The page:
1. Originally called International Working Women’s Day, it was first celebrated on February 28, 1909, in New York in remembrance of a 1908 strike of the International Ladies’ Garment Workers’ Union when 15,000 workers, including many immigrants, marched through the city’s lower east side to demand social and political rights.
2. The first modern International Women’s Day was held in 1914, five years after its inception, on March 8. The day was chosen because it was a Sunday, which the majority of women would have off work allowing them to participate in marches and other events, and has been celebrated on that date ever since.
4. According to the UN, it is “a day when women are recognised for their achievements without regard to divisions, whether national, ethnic, linguistic, cultural, economic or political. It is an occasion for looking back on past struggles and accomplishments, and more importantly, for looking ahead to the untapped potential and opportunities that await future generations of women.”
5. The day is now an official holiday in several countries including Afghanistan, Cambodia, Mongolia, Vietnam and Zambia and for women only in countries including China, Madagascar and Nepal.
In Nigeria, the President of the Senate, Dr Bukola Saraki, has called on Nigerian women to be “bold for change’’ and work towards redefining opportunities for future generations of women. Saraki, in a statement by his Special Assistant on Gender Advocacy, Fatima Kakuri, made the call as the world marks International Women’s Day.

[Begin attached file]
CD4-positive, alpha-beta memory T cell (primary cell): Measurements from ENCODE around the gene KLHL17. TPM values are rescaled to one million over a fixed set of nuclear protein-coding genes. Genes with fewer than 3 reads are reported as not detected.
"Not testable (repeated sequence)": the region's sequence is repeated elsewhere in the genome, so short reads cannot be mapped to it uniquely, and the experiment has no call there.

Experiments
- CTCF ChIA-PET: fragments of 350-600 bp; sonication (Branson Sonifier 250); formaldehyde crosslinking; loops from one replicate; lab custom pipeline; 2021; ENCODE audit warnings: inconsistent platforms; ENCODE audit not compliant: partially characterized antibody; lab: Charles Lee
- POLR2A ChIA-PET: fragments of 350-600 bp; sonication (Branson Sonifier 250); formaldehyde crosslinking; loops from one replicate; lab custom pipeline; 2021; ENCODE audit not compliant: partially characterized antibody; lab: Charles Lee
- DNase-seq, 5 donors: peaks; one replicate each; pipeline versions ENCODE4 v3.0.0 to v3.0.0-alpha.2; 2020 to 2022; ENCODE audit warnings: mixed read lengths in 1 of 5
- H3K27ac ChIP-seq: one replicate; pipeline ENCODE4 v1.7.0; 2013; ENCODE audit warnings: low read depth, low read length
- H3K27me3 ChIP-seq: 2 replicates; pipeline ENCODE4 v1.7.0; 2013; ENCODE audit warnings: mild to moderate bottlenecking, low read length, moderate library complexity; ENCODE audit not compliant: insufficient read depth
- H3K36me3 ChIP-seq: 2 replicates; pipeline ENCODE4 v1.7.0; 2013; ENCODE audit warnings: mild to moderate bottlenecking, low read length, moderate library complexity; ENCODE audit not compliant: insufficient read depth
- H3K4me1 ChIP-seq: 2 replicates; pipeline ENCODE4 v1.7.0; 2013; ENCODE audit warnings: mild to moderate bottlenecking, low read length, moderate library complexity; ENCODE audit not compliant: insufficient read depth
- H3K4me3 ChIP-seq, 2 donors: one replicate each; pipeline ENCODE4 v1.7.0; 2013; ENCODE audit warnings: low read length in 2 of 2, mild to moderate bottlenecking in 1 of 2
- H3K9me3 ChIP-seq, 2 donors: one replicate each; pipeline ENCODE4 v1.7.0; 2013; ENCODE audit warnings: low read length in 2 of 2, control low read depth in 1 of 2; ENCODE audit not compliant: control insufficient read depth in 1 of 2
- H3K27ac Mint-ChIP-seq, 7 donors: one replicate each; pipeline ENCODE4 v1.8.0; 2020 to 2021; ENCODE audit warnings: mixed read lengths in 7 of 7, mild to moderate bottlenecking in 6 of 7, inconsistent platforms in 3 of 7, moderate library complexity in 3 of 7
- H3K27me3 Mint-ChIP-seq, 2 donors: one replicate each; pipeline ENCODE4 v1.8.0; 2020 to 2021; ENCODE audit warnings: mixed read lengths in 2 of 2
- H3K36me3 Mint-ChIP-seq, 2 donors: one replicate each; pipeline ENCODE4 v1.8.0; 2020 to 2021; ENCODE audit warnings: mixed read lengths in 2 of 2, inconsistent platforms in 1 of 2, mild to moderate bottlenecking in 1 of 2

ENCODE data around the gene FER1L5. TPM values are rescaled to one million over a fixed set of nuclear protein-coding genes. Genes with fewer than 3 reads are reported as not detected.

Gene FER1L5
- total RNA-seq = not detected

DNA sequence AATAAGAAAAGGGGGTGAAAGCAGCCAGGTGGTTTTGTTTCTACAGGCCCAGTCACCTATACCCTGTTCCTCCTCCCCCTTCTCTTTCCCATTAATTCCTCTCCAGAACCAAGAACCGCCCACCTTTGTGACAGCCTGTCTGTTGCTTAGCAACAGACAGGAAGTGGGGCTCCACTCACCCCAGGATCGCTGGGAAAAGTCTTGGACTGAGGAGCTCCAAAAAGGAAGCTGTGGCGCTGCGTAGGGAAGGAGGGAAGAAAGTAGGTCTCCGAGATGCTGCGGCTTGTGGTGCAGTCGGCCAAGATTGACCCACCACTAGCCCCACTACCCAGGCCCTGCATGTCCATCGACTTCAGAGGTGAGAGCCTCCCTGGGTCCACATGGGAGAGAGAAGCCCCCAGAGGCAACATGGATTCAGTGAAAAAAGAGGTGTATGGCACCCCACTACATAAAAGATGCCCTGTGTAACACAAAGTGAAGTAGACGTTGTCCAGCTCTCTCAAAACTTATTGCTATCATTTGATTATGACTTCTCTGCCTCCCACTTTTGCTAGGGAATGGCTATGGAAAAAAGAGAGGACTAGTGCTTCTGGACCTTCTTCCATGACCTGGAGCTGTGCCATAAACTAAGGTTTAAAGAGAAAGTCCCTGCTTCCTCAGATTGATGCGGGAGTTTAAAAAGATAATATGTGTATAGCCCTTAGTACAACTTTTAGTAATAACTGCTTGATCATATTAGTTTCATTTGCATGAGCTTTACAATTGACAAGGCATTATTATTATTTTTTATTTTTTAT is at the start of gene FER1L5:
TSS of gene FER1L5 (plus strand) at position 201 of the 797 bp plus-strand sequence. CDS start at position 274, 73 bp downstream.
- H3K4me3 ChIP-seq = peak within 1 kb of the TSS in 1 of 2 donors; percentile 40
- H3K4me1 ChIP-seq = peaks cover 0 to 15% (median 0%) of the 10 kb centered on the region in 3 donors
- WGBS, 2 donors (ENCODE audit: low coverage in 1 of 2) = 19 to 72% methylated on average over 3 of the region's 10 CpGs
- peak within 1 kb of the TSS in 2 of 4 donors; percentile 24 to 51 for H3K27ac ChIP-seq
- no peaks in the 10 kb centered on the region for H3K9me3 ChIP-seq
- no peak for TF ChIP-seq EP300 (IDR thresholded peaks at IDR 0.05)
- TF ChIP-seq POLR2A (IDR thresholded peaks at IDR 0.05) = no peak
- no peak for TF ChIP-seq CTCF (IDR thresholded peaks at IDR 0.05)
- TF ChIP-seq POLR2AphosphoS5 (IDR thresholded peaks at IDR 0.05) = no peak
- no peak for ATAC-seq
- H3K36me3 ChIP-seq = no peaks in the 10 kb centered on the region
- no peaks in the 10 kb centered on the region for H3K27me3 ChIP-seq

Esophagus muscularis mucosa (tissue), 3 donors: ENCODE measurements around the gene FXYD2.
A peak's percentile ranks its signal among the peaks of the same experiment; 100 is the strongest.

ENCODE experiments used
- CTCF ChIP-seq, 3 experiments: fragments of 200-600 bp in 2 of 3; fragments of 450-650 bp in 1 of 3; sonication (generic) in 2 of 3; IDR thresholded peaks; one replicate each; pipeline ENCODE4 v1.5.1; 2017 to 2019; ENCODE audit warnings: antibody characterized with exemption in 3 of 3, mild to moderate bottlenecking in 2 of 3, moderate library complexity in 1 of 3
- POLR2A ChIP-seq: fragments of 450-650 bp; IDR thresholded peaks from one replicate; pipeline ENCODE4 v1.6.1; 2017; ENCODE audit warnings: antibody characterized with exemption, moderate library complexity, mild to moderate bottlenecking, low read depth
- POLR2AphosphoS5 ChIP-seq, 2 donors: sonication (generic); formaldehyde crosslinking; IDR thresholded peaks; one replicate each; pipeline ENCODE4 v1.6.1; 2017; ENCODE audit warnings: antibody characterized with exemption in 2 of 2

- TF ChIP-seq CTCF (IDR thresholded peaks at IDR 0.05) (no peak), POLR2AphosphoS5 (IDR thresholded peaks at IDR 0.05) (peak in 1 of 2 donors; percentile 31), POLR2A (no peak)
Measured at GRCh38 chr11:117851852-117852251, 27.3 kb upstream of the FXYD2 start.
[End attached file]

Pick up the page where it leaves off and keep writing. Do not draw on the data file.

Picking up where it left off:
According to Vanguard, he said that the Day presented an opportunity for every Nigerian to recognise and celebrate the talent and achievement of women and girls. Senator Saraki “We must appreciate the fact that 49.6 per cent of our mothers, wives, daughters and sisters own or manage 48 per cent of the informal micro-businesses in Nigeria. “Such numbers are truly significant because they demonstrate that Nigerian women contribute immensely to our social, economic and political development.
“In everything that we do, we need to be bold for change. We need to challenge bias and inequality by standing up when women are excluded from positions of leadership,’’ he said. Saraki called for synergy between men and women to ensure sustainable development.